Leidesdorff Street in San Francisco, California and Leidesdorff Street in Folsom, California are named for him.
15 miles (24 km) of U.S. Route 50 was dedicated the William Alexander Leidesdorff, Jr. Memorial Highway along the boundary of "Historic Leidesdorff Ranch", his 35,000-acre (140 km2) cattle and wheat ranch along the southern banks of the American River Parkway, Sacramento County.
25th Anniversary of the Federal Holiday for Dr. Martin Luther King Jr. at the CORE New York City, New York Gala honoring the Leidesdorff Legacy.
Leidesdorff Exhibit, Mission Delores Basilica, San Francisco, California, May 1–31, 2010
Leidesdorff Bicentennial Celebration - "Golden Legacy of William Alexander Leidesdorff, Jr.," October 23, 2010, St. Croix, U.S. Virgin Islands.
Leidesdorff estate and controversy
The California pioneer died intestate, with no living relatives in California or the United States. In 1848 his estate was assumed devalued and in debt. The public discovery of gold in the American River valley and upon his extensive land holdings increased the actual value of his estate dramatically. His waterfront property in today's financial district of San Francisco would be valuable today. A complete inventory of his estate has yet to be quantified. The court appointed temporary administrators of his estate because there were no probate laws in California at that time. By 1854, when the California State Legislature considered escheat to take control of the property, Leidesdorff's estate was worth well over one million dollars and multiple of millions of dollars in gold was mined off his land. When the Leidesdorff-Folsom partitioned estate was auctioned off in 1856, the property brought more than $1,445,000.
Settlement of the estate was complicated by the actions of Folsom. As Customs Collector and Harbor Master for San Francisco in 1848, he had become familiar with Leidesdorff's business dealings with the U.S. Army.
In 1849, Folsom took leave from the U.S. Army and located Leidesdorff's mother and some of his siblings in the West Indies. Folsom signed a note to purchase from Anna Spark title to her son's estate for $75,000, title which included all of Leidesdorff's real estate holdings in San Francisco as well as the 35,000-acre (140 km2) Rancho Rio de los Americanos near Sacramento. He paid her a deposit, with the promise of two more installment payments.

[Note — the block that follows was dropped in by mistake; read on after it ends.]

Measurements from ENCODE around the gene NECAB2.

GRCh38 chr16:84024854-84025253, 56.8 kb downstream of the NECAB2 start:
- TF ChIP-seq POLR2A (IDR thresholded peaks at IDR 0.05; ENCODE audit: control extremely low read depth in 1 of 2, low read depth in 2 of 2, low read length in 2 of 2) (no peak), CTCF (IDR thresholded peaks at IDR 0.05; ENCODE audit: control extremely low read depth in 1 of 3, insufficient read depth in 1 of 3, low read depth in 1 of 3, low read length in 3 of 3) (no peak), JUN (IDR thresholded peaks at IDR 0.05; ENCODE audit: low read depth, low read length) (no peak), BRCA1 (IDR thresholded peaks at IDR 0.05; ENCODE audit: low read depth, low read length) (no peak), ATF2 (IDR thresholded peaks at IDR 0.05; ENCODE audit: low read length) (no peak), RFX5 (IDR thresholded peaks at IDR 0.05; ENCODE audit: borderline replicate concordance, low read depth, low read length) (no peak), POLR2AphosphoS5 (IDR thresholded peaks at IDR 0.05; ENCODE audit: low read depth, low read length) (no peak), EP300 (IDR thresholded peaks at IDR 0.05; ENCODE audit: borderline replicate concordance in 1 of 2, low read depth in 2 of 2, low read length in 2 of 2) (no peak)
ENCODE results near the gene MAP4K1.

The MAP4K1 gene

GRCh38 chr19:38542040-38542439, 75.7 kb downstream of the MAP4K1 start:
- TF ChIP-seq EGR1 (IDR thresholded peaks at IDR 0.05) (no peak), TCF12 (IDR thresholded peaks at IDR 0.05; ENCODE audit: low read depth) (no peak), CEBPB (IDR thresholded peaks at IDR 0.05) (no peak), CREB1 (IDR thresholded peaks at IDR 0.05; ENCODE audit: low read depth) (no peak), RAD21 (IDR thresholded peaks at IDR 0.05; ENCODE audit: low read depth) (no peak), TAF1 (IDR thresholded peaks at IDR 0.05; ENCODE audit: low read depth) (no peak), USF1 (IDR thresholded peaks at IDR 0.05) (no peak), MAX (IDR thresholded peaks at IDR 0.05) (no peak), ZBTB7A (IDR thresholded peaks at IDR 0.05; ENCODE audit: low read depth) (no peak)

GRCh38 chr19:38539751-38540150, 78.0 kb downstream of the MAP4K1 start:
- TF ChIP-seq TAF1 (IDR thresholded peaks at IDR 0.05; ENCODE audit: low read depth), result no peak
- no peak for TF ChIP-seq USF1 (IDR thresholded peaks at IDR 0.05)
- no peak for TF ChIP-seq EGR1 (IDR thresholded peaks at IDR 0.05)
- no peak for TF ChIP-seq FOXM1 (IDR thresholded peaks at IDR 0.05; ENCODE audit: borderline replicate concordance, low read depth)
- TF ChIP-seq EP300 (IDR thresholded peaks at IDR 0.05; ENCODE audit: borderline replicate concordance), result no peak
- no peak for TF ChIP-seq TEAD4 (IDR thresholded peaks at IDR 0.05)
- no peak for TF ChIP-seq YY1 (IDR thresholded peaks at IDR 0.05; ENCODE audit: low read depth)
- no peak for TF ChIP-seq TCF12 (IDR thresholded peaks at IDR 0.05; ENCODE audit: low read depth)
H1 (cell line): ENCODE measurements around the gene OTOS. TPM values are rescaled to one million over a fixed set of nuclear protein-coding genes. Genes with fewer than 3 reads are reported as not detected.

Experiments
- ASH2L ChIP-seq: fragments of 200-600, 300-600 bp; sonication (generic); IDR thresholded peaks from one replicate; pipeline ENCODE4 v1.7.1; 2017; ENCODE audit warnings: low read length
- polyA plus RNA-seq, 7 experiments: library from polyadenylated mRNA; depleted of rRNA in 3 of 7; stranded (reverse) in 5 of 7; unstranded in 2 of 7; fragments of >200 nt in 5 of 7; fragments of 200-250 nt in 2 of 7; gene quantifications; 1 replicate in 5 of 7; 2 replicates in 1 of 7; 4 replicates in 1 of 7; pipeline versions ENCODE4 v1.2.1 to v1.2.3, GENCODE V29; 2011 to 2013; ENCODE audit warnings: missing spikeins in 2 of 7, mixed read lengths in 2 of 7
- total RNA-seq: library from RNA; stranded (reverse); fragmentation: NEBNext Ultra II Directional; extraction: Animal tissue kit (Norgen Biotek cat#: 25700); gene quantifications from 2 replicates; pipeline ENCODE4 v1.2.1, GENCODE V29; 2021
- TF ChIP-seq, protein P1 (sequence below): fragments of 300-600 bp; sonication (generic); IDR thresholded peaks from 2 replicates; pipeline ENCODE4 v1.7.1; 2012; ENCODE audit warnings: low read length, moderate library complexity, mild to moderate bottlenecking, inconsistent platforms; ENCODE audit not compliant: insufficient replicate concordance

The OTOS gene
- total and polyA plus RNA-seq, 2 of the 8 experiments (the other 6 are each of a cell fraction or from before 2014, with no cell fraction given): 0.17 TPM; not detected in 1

By the time Folsom returned to San Francisco, land prices were rising. The government challenged his purchase of Leidesdorff's title, as Anna Spark legally had no claim to it. A California State government "claim was brought because under old Mexican law that foreigners could not inherit property. The dispute was brought to the courts, where legal entanglements over the conflicts of Mexican, American and Danish laws kept it for over ten years." The uncertainty of new probate laws, combined with the fact that William Leidesdorff, though he had held federal offices, held dual Mexican and U.S. citizenship, further complicated the property issues.
Leidesdorff's St. Croix relatives, mother and siblings, challenged title through Danish officials because of Folsom's false evaluation of the estate. Both the US and Mexican national governments had interest in the large estate. The high value and reach of the Leidesdorff estate made Folsom's "purchase" extremely controversial. In 1854, Governor Bigler, recommended the escheat of the estate, then worth a million and a half, to the state legislature, and suggested that proceedings be commenced for its recovery from Folsom. The courts refused to admit the title of the West Indian mixed-race relatives because there may have been "other heirs, who had never conveyed away their rights in the estate", from Europe. These "other heirs" from Leidesdorff's father's family lived in Europe at Altona and Copenhagen, and in the Caribbean Islands.
Ultimately the following happened: (1) The claims of Leidesdorff's West Indian relatives were thrown out of court; their evidence of relationship was rejected. As they were not American citizens, they were not considered to have standing. (2) No recognized Danish family or individual of the name of Leidesdorff appeared to claim the estate of William Leidesdorff of San Francisco. Other Danish members of the family lived on St. Croix for some time after the American's death. (3) The statute of limitations covered and protected every title obtained from Joseph L. Folsom and others who later acquired possession.